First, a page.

M-P Board continues wrestling with 1999-2000 budget cuts

Posted 5/27/99

While the Mid-Prairie Board of Education Monday made no decisions about actual cuts to reduce …

By Mary Zielinski (free-lance)

While the Mid-Prairie Board of Education Monday made no …

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M-P Board continues wrestling with 1999-2000 budget cuts


While the Mid-Prairie Board of Education Monday made no decisions about actual cuts to reduce …

By Mary Zielinski (free-lance)

While the Mid-Prairie Board of Education Monday made no decisions about actual cuts to reduce the 1999-2000 budget by $189,000, it declined to leave the process to the superintendent and business manager.

In fact, a suggestion by Board President Tracy Anderson that “maybe we should come up with a dollar amount (for cuts) and let the administration figure out how to do it,” evoked a response from board member Elizabeth Curl that “the budget is our responsibility. We are not wasting our time.”

Anderson had asked the board if it believed it may have “gone too deeply. Maybe we’ve mucked about.”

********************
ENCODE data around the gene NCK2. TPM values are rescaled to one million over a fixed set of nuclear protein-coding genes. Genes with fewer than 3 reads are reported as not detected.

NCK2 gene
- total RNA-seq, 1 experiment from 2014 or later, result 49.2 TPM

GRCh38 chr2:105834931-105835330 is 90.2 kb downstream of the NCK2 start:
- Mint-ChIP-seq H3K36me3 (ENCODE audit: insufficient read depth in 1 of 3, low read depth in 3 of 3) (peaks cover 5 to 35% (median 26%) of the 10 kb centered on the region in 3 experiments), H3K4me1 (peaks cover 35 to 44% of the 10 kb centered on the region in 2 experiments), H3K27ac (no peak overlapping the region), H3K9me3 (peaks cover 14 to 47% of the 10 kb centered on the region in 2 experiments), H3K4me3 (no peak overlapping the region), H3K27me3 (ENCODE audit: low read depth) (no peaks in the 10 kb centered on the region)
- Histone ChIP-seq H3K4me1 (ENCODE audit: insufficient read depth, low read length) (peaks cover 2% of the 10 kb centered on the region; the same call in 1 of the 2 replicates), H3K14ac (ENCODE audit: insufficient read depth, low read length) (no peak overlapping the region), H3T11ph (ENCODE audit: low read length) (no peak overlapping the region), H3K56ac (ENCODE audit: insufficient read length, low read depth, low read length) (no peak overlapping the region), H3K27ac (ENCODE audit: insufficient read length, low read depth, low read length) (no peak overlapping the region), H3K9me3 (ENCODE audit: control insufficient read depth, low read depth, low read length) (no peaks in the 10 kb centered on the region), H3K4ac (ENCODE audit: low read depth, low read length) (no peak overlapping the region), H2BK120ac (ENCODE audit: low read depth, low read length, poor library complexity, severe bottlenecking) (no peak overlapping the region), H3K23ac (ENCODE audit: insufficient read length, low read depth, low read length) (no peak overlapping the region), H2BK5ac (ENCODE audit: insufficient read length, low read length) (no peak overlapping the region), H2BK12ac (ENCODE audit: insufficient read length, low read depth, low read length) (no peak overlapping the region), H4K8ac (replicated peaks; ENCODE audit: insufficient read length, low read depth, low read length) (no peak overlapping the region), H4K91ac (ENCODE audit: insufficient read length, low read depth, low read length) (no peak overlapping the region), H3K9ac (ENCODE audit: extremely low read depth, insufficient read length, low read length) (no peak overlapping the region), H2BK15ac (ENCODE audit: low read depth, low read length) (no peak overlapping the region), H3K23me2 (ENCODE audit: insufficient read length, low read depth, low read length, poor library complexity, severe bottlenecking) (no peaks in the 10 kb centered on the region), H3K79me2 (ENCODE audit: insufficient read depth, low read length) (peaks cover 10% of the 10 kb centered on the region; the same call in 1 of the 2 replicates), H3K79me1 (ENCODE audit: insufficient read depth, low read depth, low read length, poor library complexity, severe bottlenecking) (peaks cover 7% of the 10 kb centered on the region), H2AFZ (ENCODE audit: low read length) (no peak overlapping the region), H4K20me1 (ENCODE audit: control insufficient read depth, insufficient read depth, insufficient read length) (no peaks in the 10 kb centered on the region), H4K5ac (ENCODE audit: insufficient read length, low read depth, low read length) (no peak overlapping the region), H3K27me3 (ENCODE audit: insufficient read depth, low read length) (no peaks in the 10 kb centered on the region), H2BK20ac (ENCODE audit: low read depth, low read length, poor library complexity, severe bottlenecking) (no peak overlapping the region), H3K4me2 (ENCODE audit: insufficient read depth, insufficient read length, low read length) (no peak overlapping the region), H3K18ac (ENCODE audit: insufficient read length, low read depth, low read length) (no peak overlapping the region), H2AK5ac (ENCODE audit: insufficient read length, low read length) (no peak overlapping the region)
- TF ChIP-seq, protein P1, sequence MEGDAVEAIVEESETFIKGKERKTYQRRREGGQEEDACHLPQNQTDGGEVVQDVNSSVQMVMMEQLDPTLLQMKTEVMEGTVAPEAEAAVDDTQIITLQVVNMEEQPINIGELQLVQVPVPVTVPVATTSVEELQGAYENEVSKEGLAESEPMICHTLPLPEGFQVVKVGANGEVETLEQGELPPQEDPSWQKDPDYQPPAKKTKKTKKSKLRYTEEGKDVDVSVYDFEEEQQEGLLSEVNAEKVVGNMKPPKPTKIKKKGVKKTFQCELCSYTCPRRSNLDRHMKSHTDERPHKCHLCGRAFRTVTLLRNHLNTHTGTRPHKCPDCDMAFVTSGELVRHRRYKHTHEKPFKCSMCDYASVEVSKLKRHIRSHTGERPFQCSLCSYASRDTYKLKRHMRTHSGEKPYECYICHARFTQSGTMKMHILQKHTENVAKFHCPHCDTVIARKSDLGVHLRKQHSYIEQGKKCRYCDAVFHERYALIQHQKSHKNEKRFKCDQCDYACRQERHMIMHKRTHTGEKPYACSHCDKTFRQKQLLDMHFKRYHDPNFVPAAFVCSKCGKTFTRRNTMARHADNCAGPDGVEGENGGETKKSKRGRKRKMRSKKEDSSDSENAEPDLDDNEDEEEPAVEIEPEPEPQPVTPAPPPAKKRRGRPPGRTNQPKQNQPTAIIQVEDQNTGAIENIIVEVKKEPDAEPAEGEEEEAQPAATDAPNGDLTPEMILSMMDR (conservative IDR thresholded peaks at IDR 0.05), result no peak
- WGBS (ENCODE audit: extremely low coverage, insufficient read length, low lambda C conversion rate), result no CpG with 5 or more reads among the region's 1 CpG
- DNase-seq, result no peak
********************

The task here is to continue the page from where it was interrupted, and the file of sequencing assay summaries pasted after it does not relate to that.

After a further brief discussion, the board agreed to continue looking at the list of areas from which cuts could be made.

Prior to Anderson’s suggestion, the board had taken a lengthy review of the maintenance area, starting with the maintenance director position.

Specifically, the board was asked to consider if it should continue the maintenance director position that costs the district a total of $41,000 (salary and benefits).

Created two and one-half years ago, the position, noted board member Ray Marner, “is not functioning the way we planned,” noting that the out-sourcing for services is more than had been expected. He added that the result could amount to a form of double payment.

During the discussion, Pat Curl told the board that out-sourcing services were more than $13,000 for 1997 and 1998, and for 1999 are $15,000.

He also gave the board a copy of an invoice for $200 from a mechanical contractor from Cedar Rapids that “was to adjust a thermostat.”

Maintenance Director Jim Adam asked who had made the call (indications are he did), and noted that some controls, such as Johnson Controls, cannot be done by other than the company.

He also said that he has some $3,000 in billings from a firm that he is contesting and “we are negotiating right now.”

Board member Ed Whetstine noted that “one person cannot be skilled in every area,” suggesting that there are times outside services have to be called.

Board member Craig Schweinfurth asked “if it (the maintenance director job) ran as it was set up, would it be a benefit?”

Marner replied that that was what the original board study indicated.

Curl said that “with finances as they are, we should look at it (the position). Maybe, eliminate it.”

Adam finally told the board, “Do what you feel is best,” but cautioned them that without the position the district will spend more for maintenance and that “there will be chaos.”